Why you should care
Because a pocket-sized piece of folded paper could revolutionize global health and science education.
An estimated 3.4 billion people — half of the world’s population — are at risk of malaria. Many undergo testing, providing blood samples that health workers then stain and examine under a microscope for the disease-causing parasite. It’s a simple procedure that takes minutes.
Why, then, does it often take months for people to get a diagnosis?
The same question can be asked for tuberculosis, African sleeping sickness and the 22 other infectious diseases that microscopes are used to diagnose.
It costs only 50 cents to make and can be folded together, origami-style, in less than 20 minutes.
The problem lies with microscopes themselves. “Research microscopes are not designed for field testing,” said Manu Prakash, an assistant professor of bioengineering at Stanford University. “Neither were they first designed for diagnostics at all.” They’re heavy, bulky, a hassle to maintain and cost upwards of $200, too expensive for most people in the developing countries where infectious diseases strike the hardest.
So Prakash scaled up the diagnostic ability of the microscope by scaling it down — way down. He invented the Foldscope, a microscope made of a bookmark-sized piece of folded cardstock embedded with a teensy lens. It costs only 50 cents to make and can be folded together, origami-style, in less than 20 minutes.
But don’t let its basic design fool you. Foldscope magnifies samples up to 2,000 times, allowing health workers to easily spot disease-causing microbes. And it’s durable too, as Prakash discovered after he stomped on it, hurtled it from a third-story window and tossed it into the washing machine — so it’s probably safe to say that it can weather the harsh conditions of most developing countries.
”One of the goals… is to get these instruments into the hands of health workers who do diagnostics out in the field, especially in remote locations,” Prakash said. “Most typical instruments don’t survive field conditions.”
Foldscope’s durability lies partly in the tininess of its optical components. “Imagine if you stand on a grain of salt,” Prakash said. “You can’t really do anything to destroy it because it’s just so tiny.”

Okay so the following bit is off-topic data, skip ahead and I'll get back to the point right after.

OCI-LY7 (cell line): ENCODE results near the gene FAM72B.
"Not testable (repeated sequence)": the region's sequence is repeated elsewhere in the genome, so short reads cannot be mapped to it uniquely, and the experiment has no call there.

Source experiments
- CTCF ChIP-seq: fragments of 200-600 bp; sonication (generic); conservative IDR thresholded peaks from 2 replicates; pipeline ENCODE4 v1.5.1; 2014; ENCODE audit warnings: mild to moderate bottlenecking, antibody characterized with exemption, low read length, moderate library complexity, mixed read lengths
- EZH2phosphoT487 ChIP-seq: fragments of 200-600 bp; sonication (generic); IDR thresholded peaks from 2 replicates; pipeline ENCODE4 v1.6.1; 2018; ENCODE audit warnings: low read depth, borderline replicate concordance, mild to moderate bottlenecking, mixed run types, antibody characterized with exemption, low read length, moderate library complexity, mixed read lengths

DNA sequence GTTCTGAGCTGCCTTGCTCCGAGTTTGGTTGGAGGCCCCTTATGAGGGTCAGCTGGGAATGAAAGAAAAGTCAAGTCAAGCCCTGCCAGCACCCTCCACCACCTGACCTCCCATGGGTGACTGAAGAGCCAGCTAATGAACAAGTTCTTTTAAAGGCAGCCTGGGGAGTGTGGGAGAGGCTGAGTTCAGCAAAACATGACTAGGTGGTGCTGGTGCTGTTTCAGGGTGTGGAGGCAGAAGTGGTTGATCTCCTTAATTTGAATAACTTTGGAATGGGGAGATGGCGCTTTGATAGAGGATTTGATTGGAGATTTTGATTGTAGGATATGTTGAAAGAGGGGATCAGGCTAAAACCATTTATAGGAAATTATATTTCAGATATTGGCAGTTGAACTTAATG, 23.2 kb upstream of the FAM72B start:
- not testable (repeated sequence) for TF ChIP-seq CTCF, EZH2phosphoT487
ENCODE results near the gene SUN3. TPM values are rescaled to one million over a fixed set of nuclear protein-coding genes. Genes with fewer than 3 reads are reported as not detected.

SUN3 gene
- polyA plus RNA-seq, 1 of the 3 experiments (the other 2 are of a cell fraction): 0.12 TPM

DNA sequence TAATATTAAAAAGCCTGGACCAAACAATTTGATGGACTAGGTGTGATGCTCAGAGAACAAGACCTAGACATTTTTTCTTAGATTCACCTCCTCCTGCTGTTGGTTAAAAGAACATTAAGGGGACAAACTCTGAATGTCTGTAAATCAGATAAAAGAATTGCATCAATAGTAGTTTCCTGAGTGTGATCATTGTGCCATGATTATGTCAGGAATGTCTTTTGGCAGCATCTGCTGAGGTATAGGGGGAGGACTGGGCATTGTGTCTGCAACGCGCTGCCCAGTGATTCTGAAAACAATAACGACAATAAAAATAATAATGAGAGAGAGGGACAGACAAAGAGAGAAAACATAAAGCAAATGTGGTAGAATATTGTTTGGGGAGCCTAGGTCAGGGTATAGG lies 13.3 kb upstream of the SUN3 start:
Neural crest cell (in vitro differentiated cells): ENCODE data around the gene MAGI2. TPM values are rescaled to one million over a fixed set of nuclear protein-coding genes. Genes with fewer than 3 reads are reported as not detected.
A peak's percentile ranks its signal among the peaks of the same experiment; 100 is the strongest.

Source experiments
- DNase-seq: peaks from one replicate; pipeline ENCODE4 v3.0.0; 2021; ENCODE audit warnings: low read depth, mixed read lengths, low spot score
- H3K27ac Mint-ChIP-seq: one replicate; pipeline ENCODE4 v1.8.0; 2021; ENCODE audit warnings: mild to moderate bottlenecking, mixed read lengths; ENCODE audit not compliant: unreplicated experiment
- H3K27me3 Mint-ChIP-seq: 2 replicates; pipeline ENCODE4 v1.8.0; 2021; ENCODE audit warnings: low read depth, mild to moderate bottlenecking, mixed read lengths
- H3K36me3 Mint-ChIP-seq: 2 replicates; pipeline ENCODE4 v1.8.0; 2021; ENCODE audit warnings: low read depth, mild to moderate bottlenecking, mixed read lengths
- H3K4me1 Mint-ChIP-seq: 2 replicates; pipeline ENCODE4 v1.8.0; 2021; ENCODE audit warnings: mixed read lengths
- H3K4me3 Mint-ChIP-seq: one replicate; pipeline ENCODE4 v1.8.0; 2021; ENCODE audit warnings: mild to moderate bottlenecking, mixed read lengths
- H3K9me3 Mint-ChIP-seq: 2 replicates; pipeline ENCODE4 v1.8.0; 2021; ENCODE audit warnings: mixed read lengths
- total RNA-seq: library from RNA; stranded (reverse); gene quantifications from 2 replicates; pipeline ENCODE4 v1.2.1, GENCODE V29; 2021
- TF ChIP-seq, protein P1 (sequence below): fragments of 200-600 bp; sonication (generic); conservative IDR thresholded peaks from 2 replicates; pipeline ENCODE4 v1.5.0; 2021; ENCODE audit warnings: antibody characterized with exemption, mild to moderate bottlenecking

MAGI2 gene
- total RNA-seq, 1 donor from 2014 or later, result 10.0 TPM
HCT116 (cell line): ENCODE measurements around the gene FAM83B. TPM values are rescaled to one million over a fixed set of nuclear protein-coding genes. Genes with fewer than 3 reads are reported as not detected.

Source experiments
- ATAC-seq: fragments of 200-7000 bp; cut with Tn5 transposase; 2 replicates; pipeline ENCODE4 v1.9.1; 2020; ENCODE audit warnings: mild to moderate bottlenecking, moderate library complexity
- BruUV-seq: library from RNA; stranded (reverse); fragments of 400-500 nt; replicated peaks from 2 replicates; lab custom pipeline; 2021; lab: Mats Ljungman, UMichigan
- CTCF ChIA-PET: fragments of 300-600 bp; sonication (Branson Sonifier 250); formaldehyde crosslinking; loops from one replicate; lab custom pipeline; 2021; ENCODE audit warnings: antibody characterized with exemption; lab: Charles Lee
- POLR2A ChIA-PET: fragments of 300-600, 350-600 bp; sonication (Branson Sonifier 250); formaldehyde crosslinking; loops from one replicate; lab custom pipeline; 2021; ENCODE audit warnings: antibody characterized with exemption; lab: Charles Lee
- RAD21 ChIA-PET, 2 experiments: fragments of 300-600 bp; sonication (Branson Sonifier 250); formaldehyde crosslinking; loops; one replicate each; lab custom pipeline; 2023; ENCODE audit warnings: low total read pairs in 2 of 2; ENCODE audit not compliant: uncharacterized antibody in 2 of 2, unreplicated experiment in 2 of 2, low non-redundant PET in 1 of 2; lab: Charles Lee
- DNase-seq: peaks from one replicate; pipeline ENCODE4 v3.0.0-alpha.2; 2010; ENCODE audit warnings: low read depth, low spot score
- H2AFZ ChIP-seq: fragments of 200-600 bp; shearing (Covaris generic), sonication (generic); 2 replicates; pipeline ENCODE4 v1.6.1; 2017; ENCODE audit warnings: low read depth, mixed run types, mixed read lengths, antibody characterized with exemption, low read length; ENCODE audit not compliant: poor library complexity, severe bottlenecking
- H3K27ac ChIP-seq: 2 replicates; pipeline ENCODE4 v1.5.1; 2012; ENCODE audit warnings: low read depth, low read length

During research projects in Thailand, India, Uganda and Nigeria, Prakash and his graduate students saw microscope lenses overgrown with mold and people who didn’t even know how to turn them on. Others couldn’t afford the device.
For the next two years, Prakash’s team worked to design a cheaper, simpler alternative. Since paper is inexpensive and readily accessible, they devised a way to fold a sheet of cardstock around a spherical lens as small as a grain of salt, which costs less than the precision-ground curved lenses in conventional microscopes.
One of my dreams … is to have every single kid in the world carry around microscopes in their pocket.
The components are perforated onto a sheet of cardstock, like punch-out paper doll parts, while a color-coding system indicates how to attach them to each other. To use the Foldscope, a blood or other body fluid sample is mounted on a microscope slide and inserted into a rectangular pocket. The lens is embedded in a strip of paper directly above the pocket. Grasping each end of the strip with the thumb and forefinger, the user holds the lens close enough to one eye that his or her eyebrows touch the paper. To locate the target object, the user slides the strip back and forth. Flexing the strip adjusts the focus.
Prakash is working to customize the Foldscope to diagnose specific diseases by making minor adjustments, such as adding different combinations of watch battery-powered LED lights and fluorescent filters. It can also be configured to project images on a wall.
Prakash also wants the Foldscope to democratize science education. “We have to build tools to allow everybody in the world to do science,” he said. “One of my dreams … is to truly have every single kid in the world carry around microscopes in their pocket.”
Last year, he launched the Ten Thousand Microscope project, which invited kids, teachers, tinkerers and other citizen scientists to submit ideas on how to beta-test the Foldscope. His team compiled the results from 130 different countries which may become available in a future project.
Imagine, thousands of uses on top of diagnosing infectious diseases and bringing science education to the masses. What can’t this little piece of paper do?